Kamonji-Goya: Lunch at a 135 year old Mountain Hut
If you decide to take the flat hiking loop around Kamikochi, you’ll likely find yourself passing by two important icons as you cross the Myojin Bridge as you’re coming from the main Kappa Bridge. The first is the Myojin Pond, which has its own shrine as well as spectacular views, but just before you get there you’ll find Kamonji-goya, a mountain hut with a rich history as well as being a perfect lunch spot.
Built in 1880 by a woodsman named Kamijo Kamonji, Kamonji-goya is the oldest structure in Kamikochi and still carries on the tradition of feeding hikers and giving them a place to rest as they pass through.
Kamonji was 32 years old when he built the hut, and despite having a family further down the mountains outside of Kamikochi he spent most of his time at the lodge while he fished and hunted for bears, antelope, and other game.
In 1896 the lodge was visited by Walter Weston, an English missionary and adventurer who bears a lot of responsibility for bringing the beauty of the Japanese alps to the world through his writings. The two climbed Mt. Hotaka-dake together, with Kamonji as guide, and became friends. In fact, he’s cited multiple times in Weston’s book Mountaineering and Exploring the Japanese Alps (1896):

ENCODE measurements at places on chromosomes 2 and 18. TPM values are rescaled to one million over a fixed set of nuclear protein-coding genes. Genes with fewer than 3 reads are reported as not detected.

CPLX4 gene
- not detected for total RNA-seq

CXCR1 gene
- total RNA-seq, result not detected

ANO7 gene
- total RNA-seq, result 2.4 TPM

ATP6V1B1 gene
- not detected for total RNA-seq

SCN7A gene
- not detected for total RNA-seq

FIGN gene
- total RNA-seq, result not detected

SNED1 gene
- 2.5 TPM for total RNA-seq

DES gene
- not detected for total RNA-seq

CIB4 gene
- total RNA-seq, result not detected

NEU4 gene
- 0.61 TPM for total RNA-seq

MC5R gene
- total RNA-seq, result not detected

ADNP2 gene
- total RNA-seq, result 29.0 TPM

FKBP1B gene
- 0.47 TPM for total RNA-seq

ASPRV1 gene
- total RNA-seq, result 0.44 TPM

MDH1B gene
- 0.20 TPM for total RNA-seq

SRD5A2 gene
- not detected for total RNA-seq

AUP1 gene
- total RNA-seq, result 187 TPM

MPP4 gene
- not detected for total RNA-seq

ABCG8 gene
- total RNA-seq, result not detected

The only human being in the lonely valley was an old hunter whom we found by the river-side fishing for the trout in which these mountain streams abound. From him we purchased a dozen fish, varying in weight from half a pound upwards, and when dinner was done, we spread our tent upon the floor, laid down our native straw rain-coats as mattresses, and so passed the night as before.
Now over 135 years later we can still enter Kamonji’s original lodge which is operated by one of his descendents, though it has of course expanded over the years, and eat fresh trout cooked over the very fireplace he built. Above that fireplace still sits Kamonji’s hunting rifle and an ice axe he received from Weston as a token of friendship.
Kamonji-goya serves as a perfect halfway point for your walk through Kamikochi, with plenty of outdoor seating, beautiful views, and of course fresh trout, smoked cheese, and self-served beer cooled by the mountain waters.
Once you’ve had a break and a bite to eat you’re set to check out Myojin Pond behind the lodge, and then head back for the second half of your hike. If you’re lucky you may just come across a group of monkeys traveling down the riverbanks, just as Kamonji himself saw daily in his life on the mountain.